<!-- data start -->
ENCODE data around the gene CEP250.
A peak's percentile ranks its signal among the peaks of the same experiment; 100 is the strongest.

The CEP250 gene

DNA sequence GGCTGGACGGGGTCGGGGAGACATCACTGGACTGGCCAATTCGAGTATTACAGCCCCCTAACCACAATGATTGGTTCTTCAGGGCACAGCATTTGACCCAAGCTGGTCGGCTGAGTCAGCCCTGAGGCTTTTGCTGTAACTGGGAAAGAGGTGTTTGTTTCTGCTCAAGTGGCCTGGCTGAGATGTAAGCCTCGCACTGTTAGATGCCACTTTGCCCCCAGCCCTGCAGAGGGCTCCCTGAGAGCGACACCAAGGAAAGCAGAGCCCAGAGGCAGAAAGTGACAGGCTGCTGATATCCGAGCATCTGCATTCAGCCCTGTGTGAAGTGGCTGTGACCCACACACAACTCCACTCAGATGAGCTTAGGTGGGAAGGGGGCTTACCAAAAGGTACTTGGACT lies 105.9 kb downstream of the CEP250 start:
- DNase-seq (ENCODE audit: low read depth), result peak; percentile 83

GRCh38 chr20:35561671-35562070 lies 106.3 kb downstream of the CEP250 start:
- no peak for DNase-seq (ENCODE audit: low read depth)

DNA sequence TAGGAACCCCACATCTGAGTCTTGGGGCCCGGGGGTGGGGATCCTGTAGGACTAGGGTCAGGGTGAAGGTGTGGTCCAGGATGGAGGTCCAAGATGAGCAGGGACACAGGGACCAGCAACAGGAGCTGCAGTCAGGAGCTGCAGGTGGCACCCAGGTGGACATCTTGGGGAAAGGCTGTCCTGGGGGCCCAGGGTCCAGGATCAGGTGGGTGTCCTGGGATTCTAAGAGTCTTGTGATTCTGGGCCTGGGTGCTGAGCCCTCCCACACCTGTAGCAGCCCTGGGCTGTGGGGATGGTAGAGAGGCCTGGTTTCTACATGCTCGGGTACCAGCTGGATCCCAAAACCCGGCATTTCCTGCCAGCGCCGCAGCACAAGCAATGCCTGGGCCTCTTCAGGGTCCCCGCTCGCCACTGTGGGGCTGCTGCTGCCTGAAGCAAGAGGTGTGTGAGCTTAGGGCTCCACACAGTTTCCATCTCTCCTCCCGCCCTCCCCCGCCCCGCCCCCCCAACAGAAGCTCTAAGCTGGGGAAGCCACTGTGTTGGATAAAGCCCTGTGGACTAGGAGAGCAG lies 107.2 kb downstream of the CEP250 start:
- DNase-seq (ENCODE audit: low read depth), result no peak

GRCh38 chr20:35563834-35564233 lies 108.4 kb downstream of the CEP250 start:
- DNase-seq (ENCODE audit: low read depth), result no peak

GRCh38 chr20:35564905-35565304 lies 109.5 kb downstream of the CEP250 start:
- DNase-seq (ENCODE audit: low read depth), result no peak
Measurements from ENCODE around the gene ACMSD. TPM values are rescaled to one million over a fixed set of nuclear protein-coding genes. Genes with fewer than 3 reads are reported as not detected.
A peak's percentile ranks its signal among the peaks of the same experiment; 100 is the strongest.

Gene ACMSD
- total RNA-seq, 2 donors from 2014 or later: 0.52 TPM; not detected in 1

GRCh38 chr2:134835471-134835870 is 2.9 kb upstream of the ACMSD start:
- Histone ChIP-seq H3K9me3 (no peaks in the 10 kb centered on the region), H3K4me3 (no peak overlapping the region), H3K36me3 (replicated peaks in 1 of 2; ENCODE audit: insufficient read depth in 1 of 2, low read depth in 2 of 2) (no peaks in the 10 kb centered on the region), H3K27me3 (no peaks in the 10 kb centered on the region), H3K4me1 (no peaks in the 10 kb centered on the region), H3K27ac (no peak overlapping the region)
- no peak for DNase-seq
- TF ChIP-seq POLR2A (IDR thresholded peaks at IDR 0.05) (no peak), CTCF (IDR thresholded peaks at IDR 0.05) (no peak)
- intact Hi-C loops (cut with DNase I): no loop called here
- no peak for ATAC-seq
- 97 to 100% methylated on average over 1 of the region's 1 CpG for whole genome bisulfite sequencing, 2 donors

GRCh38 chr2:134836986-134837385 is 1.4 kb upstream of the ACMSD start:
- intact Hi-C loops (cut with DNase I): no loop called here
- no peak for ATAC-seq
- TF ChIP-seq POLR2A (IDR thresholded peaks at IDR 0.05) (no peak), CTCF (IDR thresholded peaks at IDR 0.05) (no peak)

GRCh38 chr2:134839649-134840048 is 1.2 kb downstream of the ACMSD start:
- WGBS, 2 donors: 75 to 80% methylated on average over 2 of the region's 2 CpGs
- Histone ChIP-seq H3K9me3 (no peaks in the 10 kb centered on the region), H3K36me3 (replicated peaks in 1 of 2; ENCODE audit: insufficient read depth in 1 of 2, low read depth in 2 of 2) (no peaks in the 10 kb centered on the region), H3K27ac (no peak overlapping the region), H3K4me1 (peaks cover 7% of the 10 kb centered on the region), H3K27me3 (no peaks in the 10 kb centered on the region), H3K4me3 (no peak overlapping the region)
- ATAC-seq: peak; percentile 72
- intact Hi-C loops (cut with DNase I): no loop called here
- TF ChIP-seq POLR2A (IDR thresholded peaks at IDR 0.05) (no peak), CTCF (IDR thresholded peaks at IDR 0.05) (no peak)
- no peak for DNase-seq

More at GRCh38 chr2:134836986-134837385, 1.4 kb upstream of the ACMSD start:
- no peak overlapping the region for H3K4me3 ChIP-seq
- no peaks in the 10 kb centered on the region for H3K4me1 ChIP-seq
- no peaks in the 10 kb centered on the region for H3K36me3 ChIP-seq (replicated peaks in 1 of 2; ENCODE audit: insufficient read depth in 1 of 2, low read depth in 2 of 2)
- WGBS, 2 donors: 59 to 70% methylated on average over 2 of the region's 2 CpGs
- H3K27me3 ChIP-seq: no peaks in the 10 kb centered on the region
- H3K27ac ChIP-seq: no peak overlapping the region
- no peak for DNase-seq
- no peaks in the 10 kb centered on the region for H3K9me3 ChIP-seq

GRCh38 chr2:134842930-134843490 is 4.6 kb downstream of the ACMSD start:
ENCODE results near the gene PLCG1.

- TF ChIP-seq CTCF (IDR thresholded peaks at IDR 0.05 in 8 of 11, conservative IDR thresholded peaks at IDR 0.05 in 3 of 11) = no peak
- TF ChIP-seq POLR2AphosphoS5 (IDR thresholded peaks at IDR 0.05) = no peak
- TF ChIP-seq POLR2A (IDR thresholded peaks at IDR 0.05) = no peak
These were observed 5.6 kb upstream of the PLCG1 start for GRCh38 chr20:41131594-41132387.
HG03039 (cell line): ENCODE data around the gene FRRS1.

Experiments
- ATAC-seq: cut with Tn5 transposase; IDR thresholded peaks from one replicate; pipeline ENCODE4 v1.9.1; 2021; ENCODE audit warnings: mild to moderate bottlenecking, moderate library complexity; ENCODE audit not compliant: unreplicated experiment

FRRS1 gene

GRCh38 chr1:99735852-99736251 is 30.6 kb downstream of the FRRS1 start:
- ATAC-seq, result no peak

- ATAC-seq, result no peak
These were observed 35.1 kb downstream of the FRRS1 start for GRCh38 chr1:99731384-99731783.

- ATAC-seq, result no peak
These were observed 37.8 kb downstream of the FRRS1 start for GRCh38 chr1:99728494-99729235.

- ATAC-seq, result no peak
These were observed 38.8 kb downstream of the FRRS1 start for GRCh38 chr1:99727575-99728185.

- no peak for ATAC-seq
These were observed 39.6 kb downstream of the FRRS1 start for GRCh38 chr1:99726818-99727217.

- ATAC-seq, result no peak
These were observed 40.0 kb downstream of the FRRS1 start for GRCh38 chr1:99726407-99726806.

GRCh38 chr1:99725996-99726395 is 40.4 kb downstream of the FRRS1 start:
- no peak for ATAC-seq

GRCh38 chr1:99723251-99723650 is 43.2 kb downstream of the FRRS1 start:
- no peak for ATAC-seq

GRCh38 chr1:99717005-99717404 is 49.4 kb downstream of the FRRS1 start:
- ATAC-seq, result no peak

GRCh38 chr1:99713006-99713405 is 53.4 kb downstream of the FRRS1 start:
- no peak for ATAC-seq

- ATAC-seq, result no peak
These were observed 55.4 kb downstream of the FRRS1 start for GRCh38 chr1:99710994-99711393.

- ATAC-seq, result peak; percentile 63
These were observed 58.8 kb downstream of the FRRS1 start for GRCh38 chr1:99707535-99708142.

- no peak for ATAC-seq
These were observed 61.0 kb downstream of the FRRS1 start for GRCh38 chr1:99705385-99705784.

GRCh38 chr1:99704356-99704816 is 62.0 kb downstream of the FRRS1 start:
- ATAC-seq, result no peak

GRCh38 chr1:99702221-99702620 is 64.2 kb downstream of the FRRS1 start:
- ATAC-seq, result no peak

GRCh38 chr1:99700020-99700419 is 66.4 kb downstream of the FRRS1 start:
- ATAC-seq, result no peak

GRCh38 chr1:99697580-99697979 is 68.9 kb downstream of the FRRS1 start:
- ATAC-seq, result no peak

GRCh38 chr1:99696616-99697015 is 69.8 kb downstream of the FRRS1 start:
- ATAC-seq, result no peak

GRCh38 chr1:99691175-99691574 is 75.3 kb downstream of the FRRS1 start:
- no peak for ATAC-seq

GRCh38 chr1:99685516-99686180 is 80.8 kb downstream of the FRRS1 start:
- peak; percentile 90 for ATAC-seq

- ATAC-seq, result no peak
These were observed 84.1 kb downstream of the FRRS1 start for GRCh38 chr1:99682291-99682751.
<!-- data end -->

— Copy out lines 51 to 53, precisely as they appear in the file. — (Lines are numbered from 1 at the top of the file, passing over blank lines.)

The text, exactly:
HG03039 (cell line): ENCODE data around the gene FRRS1.

Experiments
- ATAC-seq: cut with Tn5 transposase; IDR thresholded peaks from one replicate; pipeline ENCODE4 v1.9.1; 2021; ENCODE audit warnings: mild to moderate bottlenecking, moderate library complexity; ENCODE audit not compliant: unreplicated experiment